This video, which is about President's Trump's proposal to defund NPR and PBS, discusses the economic reasons why state-funded arts and humanities programmes, as well as radio and television, should cease to be, i.e. they should no longer be funded by the state but instead attract funding from private citizens and investors. If these programmes are indeed producing value and worth, people will voluntarily pay for them. The other factor to bear in mind is that these state-funded programmes are almost entirely run and directed by leftists, who use the funding to promote and endorse their ideology.
Arts and humanities programmes are certainly not considered an "essential" service, such as law enforcement, fire brigades, emergency services, hospitals etc., but as sovereign debts in western democracies continue to spiral out of control, cuts will have to be made. There is no alternative. It should also be noted that the previous American president was by far the most fiscally irresponsible and reckless, ever.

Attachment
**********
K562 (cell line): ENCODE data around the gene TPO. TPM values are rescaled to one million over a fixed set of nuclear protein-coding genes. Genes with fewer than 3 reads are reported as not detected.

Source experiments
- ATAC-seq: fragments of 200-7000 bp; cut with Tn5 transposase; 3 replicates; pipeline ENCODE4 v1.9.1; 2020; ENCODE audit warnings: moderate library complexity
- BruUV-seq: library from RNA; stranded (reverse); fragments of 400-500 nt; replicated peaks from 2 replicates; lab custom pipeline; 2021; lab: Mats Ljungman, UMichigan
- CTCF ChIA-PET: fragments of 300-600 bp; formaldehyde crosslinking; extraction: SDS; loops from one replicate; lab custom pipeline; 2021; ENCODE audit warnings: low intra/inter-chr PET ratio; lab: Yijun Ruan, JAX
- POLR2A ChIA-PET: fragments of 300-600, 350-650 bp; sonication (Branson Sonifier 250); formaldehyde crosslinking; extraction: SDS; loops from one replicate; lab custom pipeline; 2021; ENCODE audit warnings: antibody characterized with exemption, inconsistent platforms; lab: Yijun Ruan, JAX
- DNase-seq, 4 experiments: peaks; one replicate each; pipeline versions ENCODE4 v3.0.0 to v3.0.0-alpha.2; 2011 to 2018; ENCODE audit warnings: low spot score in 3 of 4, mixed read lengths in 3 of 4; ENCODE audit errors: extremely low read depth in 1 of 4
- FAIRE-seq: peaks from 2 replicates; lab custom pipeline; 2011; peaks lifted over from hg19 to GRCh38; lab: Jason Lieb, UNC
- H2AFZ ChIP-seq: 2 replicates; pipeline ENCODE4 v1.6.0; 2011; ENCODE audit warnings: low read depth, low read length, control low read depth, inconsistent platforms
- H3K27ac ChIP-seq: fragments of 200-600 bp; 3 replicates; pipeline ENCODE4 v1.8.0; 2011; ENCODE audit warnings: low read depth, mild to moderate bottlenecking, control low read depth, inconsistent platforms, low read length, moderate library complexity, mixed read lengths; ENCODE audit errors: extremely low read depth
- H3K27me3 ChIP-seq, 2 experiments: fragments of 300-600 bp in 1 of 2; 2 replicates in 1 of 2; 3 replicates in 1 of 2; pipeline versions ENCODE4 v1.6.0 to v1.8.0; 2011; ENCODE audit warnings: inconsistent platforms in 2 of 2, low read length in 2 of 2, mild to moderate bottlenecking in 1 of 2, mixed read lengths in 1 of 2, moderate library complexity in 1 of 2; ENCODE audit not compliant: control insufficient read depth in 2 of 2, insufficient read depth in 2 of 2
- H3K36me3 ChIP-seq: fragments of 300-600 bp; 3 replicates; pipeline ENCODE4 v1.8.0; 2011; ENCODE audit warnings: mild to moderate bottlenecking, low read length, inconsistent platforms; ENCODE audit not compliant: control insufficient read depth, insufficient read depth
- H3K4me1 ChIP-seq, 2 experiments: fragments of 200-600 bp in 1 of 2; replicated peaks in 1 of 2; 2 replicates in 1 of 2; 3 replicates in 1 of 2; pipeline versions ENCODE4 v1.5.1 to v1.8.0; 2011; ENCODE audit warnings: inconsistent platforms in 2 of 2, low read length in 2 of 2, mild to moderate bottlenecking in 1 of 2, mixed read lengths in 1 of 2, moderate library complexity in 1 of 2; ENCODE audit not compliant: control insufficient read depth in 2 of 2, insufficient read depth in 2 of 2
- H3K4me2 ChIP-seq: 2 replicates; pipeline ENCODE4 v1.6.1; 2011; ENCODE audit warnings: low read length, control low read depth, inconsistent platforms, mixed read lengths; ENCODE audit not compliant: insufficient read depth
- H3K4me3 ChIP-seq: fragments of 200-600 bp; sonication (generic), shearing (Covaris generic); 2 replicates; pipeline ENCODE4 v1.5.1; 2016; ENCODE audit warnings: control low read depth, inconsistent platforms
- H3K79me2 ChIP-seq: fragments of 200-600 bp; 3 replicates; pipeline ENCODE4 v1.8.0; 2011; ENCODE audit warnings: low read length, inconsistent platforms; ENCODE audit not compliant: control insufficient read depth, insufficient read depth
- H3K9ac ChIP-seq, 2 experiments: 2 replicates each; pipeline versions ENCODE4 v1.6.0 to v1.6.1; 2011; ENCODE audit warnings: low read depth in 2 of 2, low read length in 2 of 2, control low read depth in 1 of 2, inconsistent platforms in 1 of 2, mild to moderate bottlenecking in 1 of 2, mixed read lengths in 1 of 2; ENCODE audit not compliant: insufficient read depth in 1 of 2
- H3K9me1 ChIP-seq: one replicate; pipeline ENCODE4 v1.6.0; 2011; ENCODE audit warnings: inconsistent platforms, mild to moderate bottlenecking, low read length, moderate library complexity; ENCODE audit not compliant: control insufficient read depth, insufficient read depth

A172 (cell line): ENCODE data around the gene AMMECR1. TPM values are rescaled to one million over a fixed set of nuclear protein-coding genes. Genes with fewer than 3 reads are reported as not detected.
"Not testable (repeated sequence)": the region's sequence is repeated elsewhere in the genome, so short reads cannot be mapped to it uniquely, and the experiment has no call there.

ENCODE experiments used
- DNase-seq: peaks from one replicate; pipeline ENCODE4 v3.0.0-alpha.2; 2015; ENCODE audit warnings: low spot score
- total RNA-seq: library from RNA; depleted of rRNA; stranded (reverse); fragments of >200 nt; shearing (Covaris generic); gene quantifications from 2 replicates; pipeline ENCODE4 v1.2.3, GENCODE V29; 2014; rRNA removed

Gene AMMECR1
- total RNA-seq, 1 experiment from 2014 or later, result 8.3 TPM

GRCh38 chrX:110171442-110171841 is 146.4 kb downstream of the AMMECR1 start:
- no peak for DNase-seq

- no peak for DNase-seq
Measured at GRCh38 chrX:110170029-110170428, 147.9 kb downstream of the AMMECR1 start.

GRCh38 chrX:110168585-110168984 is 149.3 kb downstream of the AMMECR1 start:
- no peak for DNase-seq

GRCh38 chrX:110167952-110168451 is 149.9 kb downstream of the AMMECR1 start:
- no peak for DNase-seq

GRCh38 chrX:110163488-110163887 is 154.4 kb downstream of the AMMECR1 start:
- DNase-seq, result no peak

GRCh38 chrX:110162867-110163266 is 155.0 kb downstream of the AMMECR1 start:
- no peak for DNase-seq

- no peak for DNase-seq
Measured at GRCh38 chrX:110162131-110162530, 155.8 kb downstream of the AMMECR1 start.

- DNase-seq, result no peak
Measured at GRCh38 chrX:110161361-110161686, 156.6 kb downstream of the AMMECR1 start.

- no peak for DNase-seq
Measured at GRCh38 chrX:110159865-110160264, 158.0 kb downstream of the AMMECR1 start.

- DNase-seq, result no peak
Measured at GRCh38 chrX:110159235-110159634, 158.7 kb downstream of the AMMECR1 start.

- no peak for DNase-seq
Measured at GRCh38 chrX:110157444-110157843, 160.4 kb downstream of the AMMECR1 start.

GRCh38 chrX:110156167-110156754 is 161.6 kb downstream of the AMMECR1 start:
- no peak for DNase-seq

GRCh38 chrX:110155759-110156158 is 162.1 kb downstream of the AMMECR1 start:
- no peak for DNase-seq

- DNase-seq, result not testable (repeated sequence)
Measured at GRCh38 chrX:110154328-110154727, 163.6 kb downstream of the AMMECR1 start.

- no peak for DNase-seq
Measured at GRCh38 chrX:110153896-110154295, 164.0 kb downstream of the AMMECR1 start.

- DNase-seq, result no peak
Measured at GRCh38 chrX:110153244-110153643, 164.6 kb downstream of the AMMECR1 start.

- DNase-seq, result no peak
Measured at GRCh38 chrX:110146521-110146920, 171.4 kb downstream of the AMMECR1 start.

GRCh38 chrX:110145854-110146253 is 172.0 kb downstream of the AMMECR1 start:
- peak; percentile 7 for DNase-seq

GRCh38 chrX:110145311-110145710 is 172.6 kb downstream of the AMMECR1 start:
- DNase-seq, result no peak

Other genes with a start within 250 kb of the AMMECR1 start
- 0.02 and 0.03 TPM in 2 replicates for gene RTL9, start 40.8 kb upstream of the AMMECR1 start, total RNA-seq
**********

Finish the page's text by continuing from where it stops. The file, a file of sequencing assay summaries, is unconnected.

The topic of government revenue and government debt is something that has been touched on more than once on this blog, and it is something that our scholars explained in details centuries ago. Back in 2012, when I translated Imam al-Ghazali's The Book of the Lawful and the Unlawful, I wrote the following in my introduction:
'Within the scope of carefulness, the Imam discusses the importance of looking at one’s sources of wealth and especially the sources of one’s nourishment, as one does not want to draw strength from that which is unlawful. Furthermore, the Imam goes into depth with regards to dealing with rulers, or governments. Indeed, an issue that is not normally discussed is where governments get their money from, but Imam al-Ghazālī lays out the matter in details and lists the various sources from which a ruler, or government, can acquire wealth. In an age of staggering government debt, the Imam’s words should remind us that governments, just like households, need to keep their finances in order. Like the rest of us, they do not have access to a bottomless treasure chest.'